Geopolitical Shifts and Ethnic Conflicts: The Transnational Kurdish Conflict in the Contemporary Middle East
Center for Middle Eastern and North African Politics, Freie Universität Berlin
Alexander von Humboldt Foundation Fellow at Asia-Africa Institute, University of Hamburg
Research shows that geopolitical settings and circumstances significantly affect the evolution of ethnic conflicts. This also applies to the historically rooted, cross-border Kurdish conflict in the Middle East. This conflict principally affects Turkey, Iraq, Iran and Syria, where the main Kurdish populations are located. The historical background lies in developments following World War I, when the regions of Kurdish settlement in Ottoman Empire were integrated into the new nation states. The Kurds’ striving for independence and autonomy continues to this day, while the constituent states consider the conflict a security issue of national concern.
The Kurds recently become more visible and prominent in world and regional politics due to their fight against the Islamic State in the Syrian civil war. The prospects for conflict resolution have not automatically increased. But the ongoing global geopolitical shifts and political upheavals in the Middle East have radically transformed the Kurdish conflict on all levels.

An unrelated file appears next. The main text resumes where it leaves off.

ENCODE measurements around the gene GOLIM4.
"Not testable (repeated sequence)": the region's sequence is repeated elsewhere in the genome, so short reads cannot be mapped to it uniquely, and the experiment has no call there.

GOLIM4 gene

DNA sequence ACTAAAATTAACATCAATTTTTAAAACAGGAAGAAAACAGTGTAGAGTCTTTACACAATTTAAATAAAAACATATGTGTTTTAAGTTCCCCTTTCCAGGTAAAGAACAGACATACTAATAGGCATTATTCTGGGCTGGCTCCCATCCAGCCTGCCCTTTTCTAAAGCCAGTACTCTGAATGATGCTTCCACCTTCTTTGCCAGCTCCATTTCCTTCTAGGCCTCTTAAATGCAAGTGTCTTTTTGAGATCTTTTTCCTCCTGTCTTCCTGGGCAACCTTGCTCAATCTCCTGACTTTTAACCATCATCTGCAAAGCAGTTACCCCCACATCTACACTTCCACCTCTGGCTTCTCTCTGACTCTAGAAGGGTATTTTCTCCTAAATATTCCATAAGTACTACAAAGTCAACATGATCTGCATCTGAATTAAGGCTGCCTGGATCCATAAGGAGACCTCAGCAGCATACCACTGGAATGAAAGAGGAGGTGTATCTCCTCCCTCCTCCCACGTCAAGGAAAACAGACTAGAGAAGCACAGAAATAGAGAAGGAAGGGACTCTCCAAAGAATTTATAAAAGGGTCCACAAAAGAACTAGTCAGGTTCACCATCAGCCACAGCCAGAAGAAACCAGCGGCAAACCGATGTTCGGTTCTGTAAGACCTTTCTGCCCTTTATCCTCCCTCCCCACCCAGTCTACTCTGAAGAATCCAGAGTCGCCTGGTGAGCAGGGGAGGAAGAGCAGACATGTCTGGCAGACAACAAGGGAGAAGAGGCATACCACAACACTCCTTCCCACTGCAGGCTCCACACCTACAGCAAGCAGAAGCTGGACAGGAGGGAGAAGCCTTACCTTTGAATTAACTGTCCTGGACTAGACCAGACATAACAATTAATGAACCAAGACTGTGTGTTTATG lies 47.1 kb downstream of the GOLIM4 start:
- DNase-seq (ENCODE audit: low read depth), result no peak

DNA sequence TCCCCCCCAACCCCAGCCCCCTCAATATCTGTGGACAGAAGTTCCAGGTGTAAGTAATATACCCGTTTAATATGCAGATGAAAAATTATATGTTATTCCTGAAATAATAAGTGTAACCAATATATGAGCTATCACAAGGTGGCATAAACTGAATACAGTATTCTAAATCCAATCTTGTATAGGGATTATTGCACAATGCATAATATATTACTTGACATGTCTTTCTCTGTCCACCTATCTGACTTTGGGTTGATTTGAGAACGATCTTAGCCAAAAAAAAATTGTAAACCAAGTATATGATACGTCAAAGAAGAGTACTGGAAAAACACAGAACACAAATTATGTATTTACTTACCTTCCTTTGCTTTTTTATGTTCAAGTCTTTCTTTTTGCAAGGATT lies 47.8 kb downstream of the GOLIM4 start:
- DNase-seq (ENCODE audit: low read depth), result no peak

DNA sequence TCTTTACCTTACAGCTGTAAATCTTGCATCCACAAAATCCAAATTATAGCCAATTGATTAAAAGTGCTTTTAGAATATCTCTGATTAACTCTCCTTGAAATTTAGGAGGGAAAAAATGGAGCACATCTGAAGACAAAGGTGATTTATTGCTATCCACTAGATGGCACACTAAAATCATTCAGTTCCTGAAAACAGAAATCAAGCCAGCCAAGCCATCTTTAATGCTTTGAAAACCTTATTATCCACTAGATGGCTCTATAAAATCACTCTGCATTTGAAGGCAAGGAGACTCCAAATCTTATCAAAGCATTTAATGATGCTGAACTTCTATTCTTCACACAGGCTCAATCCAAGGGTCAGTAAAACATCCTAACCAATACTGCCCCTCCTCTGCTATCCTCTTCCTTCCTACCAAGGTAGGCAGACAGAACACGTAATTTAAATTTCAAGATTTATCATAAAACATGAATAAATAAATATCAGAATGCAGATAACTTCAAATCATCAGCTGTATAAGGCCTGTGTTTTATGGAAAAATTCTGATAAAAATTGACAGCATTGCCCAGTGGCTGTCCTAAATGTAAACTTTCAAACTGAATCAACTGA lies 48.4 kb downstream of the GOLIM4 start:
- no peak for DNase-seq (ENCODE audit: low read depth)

Despite these obvious new developments, however, conventional approaches that perceive the Kurdish question as an internal matter for the respective states remain predominant. The only tangible action has been political and military efforts to suppress the “Kurdish awakening”, which have led to escalation and another cycle of violence. Ending this long and violent conflict will require an understanding of the status quo and its history, and a comprehensive perspective accommodating the changing dynamics of both the Kurdish Conflict and the broader geopolitics of the Middle East.
We invite submissions for an International Journal of Conflict and Violence Focus Section on “Geopolitical Shifts and Ethnic Conflicts: The Transnational Kurdish Conflict in the Contemporary Middle East”. Papers for this Focus Section should